Frederic Raphael

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Frederic Raphael
Born (1931-08-14) 14 August 1931 (age 88)
OccupationWriter

Frederic Michael Raphael (born 14 August 1931) is an American-born, British screenwriter, biographer, nonfiction writer, novelist and journalist.

Contents

Early life

Raphael was born to a Jewish family, [1] in Chicago, Illinois, the son of Irene Rose (née Mauser) and Cedric Michael Raphael, an employee of the Shell Oil Co. [2] . He moved to Putney, London, England, in 1938 aged 7, when his parents emigrated to the United Kingdom.

Raphael was educated at Copthorne Preparatory School, Charterhouse School and St John's College, Cambridge.

Frederic Raphael was born in St. Louis, Missouri, to an American Jewish mother from Chicago, Irene Rose (nee Mauser) and a British Jewish father, Cederic Michael Raphael, who was an employee of the Shell Oil Company who had been transferred to the United States from Shell's London office. The family returned to England and settled in a London suburb in 1937.

Career

Raphael won an Oscar for the screenplay for the movie Darling (1965), and two years later received an Oscar nomination for his screenplay for Two for the Road . He also wrote the screenplay for the 1967 film adaptation of Thomas Hardy's Far From the Madding Crowd directed by John Schlesinger.

His articles and book reviews appear in a number of newspapers and magazines, including the Los Angeles Times and The Sunday Times . He has published more than twenty novels, the best-known being the semi-autobiographical The Glittering Prizes (1976), which traces the lives of a group of Cambridge University undergraduates in post-war Britain as they move through university and into the wider world. The original six-part BBC television series, from which the book was adapted, won him a Royal Television Society Writer of the Year Award. [3] Fame and Fortune , which continues the story to 1979, was adapted in 2007 and broadcast on BBC Radio 4, television channels having refused to commission the sequel themselves. In 2010, BBC Radio 4 broadcast a further sequel in a series entitled Final Demands , with Tom Conti as Adam Morris, the central character, bringing the story to the late 1990s.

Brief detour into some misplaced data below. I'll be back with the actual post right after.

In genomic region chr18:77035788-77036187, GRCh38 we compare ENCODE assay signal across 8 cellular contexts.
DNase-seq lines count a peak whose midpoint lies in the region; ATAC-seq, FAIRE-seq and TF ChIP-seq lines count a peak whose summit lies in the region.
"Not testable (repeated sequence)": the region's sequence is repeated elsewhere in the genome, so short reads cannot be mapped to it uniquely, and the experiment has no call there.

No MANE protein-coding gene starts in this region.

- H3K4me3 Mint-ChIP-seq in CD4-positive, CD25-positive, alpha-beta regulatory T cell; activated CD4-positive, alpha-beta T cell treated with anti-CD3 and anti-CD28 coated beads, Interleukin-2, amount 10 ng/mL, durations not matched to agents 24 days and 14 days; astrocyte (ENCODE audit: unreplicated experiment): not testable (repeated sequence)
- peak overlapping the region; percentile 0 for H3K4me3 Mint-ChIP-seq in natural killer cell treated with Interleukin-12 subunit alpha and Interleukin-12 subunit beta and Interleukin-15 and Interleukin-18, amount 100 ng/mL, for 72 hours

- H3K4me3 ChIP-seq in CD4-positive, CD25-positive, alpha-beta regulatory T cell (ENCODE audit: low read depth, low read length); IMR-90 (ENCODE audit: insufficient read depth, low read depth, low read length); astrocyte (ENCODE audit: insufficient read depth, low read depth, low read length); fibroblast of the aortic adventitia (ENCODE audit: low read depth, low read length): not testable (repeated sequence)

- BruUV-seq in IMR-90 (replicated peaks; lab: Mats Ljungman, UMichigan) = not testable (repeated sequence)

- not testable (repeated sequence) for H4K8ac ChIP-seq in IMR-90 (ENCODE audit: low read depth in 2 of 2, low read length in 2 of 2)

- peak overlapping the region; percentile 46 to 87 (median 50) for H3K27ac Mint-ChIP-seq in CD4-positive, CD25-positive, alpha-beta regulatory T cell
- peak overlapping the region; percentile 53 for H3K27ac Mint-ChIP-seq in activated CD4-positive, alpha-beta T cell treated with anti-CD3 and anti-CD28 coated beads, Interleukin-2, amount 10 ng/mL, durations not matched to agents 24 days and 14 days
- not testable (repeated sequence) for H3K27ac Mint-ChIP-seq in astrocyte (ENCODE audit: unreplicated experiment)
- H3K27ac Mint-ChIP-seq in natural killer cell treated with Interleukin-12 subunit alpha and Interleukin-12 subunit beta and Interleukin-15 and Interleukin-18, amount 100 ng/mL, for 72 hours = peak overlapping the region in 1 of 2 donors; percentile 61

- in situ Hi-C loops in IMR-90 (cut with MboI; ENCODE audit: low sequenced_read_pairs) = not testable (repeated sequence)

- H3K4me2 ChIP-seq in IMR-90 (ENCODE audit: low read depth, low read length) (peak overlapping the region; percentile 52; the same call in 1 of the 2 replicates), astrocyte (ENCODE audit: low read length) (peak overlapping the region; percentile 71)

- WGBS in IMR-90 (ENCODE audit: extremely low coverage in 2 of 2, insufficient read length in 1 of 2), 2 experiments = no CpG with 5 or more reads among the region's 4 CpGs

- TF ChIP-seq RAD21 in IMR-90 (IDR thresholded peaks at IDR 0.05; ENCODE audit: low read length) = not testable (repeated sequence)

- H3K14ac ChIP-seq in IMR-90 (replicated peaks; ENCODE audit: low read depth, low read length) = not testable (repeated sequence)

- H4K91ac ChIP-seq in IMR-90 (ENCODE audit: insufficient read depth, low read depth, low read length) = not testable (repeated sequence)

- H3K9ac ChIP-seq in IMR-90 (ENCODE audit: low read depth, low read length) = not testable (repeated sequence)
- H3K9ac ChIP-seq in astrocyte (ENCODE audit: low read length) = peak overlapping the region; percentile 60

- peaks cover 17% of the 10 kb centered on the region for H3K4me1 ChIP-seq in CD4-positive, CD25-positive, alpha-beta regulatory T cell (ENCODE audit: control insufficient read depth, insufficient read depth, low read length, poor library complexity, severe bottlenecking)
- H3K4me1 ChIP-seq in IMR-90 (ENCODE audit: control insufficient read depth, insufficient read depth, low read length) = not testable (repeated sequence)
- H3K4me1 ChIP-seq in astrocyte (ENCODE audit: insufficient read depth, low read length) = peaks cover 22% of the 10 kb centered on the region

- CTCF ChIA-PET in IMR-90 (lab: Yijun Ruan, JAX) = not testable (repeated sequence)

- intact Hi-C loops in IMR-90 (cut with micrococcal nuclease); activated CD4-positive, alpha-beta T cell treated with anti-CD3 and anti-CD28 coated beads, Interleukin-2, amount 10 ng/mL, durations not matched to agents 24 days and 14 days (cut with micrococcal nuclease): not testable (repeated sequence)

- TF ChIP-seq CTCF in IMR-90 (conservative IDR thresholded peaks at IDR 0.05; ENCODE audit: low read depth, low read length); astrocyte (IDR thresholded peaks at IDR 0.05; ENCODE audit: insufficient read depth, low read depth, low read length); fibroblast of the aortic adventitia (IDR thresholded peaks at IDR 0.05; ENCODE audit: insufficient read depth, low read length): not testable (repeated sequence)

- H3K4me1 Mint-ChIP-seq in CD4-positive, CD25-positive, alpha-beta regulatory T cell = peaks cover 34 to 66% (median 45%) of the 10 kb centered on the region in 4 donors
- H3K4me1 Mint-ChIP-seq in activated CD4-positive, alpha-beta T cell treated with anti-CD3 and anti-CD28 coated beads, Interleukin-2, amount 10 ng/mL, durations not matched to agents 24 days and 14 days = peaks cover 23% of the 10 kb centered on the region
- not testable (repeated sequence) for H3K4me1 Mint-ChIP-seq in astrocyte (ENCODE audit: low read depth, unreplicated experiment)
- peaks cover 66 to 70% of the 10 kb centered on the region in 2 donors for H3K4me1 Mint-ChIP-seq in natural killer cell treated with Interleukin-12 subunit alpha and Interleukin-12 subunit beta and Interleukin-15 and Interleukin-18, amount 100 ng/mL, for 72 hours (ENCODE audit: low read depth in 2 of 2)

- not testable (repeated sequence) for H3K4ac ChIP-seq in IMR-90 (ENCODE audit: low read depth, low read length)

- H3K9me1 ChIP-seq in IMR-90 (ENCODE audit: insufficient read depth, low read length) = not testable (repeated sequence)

Raphael has published several history books, collections of essays and translations. He has also written biographies of Somerset Maugham and Lord Byron. He was made a Fellow of the Royal Society of Literature in 1964.

In 1999, Raphael published Eyes Wide Open, a memoir of his collaboration with the director Stanley Kubrick on the screenplay of Eyes Wide Shut , Kubrick's final movie. Raphael wrote a detailed account of his working with Kubrick, based on his own journals, but upon its publication the book was publicly criticised by several of the director's friends and family members, among them Christiane Kubrick, [4] Jan Harlan, [5] and Michael Herr [6] [ self-published source ], for its unflattering portrayal of him.

Referring to an article by Raphael about his book in the New Yorker, Steven Spielberg and Tom Cruise also professed criticism. [7] [8]

That year, Penguin Books published a new translation of Arthur Schnitzler's Dream Story , the basis for Eyes Wide Shut , featuring an introduction by Raphael.

Personal life

He married Sylvia Betty Glatt on 17 January 1955, and they had three children.

Works

Fiction

Non-fiction

Screenplays (partial list)

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References

  1. Erens, Patricia (August 1988). The Jew in American Cinema. Indiana University Press. ISBN   978-0-253-20493-6.
  2. "Frederic Michael Raphael Biography (1931–)" . Retrieved 13 September 2014.
  3. Dust jacket notes to The Glittering Prizes (London: Allen Lane, 1976) ISBN   0-7139-1028-3
  4. "Christiane Kubrick's Website". Archived from the original on 31 March 2009. Retrieved 13 September 2014.
  5. "Those Close to Kubrick – IGN". IGN. Retrieved 13 September 2014.
  6. "The Kubrick FAQ Part 3" . Retrieved 13 September 2014.
  7. https://variety.com/1999/voices/columns/kubrick-memoir-shocks-spielberg-1117503222/
  8. Roger Ebert. "Cruise opens up about working with Kubrick – Interviews – Roger Ebert" . Retrieved 13 September 2014.
  9. Raphael, Frederic (13 August 2011). "How Stanley Kubrick Met His Waterloo". The Wall Street Journal .